• White Rigid strips, Short and long
  • White ‘right angle’ connectors
  • Brown ‘right angle’ connectors
  • White Wheel hubs
  • Brown wheel hubs
  • White Center Axles
  • Flat Blocks (multiple colours)
  • Long Slotted Girders (multiple colours)
  • Short Slotted Girders (multiple colours)
  • Blue Motor Box
  • Flat Sheets (Flexible sheets about the size of a paperback)
  • Crystal Disks (same dimensions as the wheels but a slotted disk)

The contents of ‘Box 2’ can be seen in this picture.

Struts Box Contents

The contents of Box 2 as shown on the back of the box.

The booklet that came with some sets of Struts shows a number of different ‘packs’ that were available. The Beginners Pack, Pack 1 (That’s me in that photo!), Bucket Pack 2, Pack 3, and Bucket Pack 4. The booklet also shows a selection of spare parts that could be purchased and has the following blurb:

Struts is a new construction toy manufactured for the world market. It has tremendous scope when compared with other construction toys currently on the market as it caters for a wider age range. It does not require a high degree of co-ordination or precision skill to assemble, yet has more flexibility since it has literally an infinite number of configurations. The only limitations are the imagination and ingenuity of the user. Whilst Struts can be used to create the more conventional artifacts in our environment, such as cars, planes and windmills, etc., it can also reproduce curves and construct geometrical figures. The plastics used have high strength properties, their surfaces resist scratching and use completely safe non-toxic organic pigment colouring. All parts of the toy are virtually ‘unbreakable’ and may be moulded in any colour. Each part is designed such that either a child or an adult may grasp it comfortably.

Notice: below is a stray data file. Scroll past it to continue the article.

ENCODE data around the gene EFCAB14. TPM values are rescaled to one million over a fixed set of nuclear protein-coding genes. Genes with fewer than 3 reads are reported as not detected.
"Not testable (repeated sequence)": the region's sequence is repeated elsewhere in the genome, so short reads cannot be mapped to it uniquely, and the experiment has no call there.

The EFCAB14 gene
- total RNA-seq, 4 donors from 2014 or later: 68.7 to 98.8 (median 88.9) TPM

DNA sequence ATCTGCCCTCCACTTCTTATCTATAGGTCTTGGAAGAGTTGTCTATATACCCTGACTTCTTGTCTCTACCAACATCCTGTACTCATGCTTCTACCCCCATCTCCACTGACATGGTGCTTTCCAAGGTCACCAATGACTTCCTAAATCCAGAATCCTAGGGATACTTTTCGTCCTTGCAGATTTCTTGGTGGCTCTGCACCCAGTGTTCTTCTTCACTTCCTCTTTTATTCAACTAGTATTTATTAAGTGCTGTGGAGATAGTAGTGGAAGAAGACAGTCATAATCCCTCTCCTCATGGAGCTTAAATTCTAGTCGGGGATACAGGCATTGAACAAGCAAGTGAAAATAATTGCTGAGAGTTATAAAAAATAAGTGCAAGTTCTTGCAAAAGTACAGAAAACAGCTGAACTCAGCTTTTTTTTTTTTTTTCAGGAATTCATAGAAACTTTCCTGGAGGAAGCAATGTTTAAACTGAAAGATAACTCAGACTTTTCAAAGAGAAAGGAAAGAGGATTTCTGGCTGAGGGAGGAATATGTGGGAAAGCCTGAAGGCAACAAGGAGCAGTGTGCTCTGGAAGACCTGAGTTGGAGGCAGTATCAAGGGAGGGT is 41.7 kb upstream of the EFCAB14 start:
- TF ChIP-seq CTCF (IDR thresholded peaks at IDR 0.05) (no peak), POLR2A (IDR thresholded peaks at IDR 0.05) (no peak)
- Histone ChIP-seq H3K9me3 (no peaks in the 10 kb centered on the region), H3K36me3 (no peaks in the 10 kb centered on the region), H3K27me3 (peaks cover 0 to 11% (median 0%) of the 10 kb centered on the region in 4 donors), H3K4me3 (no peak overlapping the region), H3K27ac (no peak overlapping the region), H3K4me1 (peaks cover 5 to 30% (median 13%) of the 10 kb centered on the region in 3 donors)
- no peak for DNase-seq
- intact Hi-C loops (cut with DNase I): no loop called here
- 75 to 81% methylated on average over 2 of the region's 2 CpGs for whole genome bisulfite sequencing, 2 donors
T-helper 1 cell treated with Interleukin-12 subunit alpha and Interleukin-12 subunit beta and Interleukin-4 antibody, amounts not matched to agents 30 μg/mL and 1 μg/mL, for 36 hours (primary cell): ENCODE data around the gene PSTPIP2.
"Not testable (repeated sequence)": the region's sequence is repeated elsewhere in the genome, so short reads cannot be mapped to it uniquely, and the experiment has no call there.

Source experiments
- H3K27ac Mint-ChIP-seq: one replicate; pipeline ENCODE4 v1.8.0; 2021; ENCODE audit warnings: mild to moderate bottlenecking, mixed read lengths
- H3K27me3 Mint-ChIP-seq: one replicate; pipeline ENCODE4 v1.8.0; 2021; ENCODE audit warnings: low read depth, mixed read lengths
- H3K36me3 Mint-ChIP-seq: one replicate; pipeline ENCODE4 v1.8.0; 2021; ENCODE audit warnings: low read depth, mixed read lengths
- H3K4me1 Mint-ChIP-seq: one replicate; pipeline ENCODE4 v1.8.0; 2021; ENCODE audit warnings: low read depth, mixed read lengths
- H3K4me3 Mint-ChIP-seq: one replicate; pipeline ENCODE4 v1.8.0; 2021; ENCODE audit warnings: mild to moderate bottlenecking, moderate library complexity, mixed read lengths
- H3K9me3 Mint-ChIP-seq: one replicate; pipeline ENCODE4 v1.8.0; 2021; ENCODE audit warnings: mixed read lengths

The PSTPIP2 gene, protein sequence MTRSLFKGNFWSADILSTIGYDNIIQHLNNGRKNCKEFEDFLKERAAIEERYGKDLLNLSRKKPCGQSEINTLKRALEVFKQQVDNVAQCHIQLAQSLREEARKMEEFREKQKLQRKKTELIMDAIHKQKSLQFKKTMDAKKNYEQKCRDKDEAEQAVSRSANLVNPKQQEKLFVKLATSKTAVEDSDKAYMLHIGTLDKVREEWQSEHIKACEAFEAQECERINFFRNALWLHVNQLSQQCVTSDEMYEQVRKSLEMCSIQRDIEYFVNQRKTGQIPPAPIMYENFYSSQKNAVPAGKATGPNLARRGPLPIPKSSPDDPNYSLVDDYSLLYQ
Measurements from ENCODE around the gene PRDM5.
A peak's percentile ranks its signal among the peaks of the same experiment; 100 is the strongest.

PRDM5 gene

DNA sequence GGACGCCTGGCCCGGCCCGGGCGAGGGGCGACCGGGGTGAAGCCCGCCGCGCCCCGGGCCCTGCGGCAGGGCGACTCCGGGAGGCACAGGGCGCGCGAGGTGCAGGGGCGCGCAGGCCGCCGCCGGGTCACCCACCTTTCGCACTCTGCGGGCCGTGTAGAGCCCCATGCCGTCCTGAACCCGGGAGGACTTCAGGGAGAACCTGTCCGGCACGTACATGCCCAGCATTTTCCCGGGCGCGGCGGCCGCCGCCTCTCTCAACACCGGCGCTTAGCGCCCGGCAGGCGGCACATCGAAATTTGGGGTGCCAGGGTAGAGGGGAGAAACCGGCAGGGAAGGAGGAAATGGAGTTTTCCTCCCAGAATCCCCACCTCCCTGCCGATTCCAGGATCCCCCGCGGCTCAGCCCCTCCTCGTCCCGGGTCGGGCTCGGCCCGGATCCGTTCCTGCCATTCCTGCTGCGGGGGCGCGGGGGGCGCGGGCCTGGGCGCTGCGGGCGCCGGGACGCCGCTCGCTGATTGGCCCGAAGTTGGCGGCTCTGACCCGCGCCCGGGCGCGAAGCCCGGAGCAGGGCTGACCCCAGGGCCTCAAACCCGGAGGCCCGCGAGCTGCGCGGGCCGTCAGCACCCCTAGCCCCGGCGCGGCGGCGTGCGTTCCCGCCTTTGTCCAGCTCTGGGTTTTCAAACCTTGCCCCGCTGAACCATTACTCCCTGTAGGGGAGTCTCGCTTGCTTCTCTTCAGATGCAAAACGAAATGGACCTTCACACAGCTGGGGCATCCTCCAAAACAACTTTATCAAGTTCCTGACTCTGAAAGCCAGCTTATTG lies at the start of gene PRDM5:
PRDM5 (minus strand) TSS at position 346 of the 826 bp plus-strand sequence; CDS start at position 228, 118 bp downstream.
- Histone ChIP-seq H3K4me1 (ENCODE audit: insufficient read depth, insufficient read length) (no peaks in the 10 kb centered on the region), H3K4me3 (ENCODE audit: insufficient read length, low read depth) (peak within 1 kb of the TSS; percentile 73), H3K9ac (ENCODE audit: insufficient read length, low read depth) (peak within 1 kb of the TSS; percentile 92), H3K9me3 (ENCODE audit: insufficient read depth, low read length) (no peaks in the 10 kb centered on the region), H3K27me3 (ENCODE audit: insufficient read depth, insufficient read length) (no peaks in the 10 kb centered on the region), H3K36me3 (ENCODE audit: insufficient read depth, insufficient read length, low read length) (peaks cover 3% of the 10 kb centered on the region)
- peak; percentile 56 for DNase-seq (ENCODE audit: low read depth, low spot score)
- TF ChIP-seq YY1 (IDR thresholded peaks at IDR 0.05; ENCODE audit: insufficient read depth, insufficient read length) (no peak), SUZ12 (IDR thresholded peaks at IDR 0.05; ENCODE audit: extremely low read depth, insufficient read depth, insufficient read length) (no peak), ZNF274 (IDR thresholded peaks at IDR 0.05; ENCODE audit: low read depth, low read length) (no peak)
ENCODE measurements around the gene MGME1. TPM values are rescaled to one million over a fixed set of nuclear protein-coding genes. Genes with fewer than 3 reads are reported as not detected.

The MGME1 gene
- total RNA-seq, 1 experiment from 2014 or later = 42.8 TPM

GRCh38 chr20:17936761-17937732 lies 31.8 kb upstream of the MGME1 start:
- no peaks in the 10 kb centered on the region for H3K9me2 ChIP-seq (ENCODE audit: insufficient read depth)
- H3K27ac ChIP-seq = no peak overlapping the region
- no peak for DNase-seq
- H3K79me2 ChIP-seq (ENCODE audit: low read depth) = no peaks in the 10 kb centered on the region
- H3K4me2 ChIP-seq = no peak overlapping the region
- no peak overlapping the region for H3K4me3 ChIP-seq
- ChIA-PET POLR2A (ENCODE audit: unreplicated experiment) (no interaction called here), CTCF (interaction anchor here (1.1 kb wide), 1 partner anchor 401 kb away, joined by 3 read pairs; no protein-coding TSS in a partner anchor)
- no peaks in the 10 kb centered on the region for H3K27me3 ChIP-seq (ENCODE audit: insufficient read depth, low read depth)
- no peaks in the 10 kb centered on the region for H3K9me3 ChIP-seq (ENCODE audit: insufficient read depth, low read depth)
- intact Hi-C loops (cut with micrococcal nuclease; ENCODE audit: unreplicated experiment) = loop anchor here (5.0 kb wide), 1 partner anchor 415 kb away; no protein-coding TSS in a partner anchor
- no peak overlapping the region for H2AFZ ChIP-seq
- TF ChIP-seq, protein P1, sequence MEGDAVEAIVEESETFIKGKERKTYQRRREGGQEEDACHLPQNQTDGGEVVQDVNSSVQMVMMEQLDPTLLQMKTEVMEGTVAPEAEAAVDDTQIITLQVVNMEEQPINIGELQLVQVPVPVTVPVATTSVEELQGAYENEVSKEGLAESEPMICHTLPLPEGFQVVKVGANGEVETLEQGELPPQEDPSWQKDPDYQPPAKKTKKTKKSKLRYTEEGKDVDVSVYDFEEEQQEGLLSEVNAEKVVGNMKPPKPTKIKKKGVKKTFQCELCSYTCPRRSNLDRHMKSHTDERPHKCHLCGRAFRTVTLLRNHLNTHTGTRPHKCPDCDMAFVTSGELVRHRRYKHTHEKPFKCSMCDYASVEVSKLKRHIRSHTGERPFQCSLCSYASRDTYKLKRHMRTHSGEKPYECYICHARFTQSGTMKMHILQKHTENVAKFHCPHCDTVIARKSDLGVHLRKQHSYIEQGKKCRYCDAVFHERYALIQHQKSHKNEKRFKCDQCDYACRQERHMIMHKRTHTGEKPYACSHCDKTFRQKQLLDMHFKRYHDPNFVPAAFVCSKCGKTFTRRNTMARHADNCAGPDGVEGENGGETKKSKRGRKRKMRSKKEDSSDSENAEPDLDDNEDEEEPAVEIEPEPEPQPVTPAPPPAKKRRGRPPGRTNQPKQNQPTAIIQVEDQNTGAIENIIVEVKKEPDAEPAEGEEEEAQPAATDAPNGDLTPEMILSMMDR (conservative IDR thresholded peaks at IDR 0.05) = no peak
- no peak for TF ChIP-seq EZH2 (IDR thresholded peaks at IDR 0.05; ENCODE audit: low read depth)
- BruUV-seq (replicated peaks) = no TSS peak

Struts Educational Toy was also marketed and sold in New Zealand where is may have been manufactured under licence. It was sold by Target in Auckland for Bing Harris Sargood LTD.

And that’s about it for now. That’s pretty much all the information I’ve been able to gather about Struts. I hope this article proves useful for someone who has a box at home and is wondering just what it is and where it has gone.

36 Comments

  1. Kieron

    We just found an illustrated kids book called “Stephens Useless Design” which presents the story of struts invention!

    Reply
  2. leanne Sharp